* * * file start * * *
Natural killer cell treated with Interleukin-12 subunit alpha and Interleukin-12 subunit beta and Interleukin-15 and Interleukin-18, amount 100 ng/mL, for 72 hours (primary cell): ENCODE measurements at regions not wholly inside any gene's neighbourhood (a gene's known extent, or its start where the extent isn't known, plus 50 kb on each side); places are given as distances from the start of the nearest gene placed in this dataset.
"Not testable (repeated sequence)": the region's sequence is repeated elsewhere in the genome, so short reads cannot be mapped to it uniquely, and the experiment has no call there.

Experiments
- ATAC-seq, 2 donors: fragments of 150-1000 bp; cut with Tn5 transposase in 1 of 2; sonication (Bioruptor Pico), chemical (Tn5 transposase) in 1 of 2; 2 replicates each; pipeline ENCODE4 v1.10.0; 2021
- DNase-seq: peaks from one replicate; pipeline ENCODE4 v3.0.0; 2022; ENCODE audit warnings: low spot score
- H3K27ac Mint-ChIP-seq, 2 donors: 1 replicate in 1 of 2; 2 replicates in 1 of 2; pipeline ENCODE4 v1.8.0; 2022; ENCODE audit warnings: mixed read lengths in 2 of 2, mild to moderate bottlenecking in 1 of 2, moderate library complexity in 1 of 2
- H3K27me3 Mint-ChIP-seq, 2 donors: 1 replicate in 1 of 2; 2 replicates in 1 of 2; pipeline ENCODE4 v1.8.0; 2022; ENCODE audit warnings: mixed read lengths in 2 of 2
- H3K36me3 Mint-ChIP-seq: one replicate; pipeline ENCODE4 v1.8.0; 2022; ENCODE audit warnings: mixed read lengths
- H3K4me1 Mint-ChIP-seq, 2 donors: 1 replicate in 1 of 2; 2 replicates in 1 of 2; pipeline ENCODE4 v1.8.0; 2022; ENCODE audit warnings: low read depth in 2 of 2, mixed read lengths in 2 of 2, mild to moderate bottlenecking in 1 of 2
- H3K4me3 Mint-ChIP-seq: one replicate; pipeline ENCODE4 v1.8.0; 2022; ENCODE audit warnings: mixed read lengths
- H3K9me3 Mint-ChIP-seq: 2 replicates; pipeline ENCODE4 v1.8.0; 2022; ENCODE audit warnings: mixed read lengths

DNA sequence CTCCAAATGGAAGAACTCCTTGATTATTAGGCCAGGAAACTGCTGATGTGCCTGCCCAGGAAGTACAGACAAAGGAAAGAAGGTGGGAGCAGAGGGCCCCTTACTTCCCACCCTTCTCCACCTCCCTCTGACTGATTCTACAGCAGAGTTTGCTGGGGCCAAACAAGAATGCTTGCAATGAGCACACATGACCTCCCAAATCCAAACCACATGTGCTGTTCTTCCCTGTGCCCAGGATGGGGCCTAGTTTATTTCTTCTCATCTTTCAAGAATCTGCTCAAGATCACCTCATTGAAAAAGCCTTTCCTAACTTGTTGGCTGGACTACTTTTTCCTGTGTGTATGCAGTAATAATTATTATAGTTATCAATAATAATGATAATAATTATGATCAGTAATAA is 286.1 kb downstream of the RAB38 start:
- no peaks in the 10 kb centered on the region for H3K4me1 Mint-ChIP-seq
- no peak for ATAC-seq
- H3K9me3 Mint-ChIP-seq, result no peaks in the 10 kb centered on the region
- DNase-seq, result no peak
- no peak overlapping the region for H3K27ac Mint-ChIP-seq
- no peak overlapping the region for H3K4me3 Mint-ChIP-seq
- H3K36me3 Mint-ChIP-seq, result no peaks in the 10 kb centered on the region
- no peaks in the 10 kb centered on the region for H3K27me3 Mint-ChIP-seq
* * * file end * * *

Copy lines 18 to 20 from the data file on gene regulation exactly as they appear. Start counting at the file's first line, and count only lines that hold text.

- no peak overlapping the region for H3K4me3 Mint-ChIP-seq
- H3K36me3 Mint-ChIP-seq, result no peaks in the 10 kb centered on the region
- no peaks in the 10 kb centered on the region for H3K27me3 Mint-ChIP-seq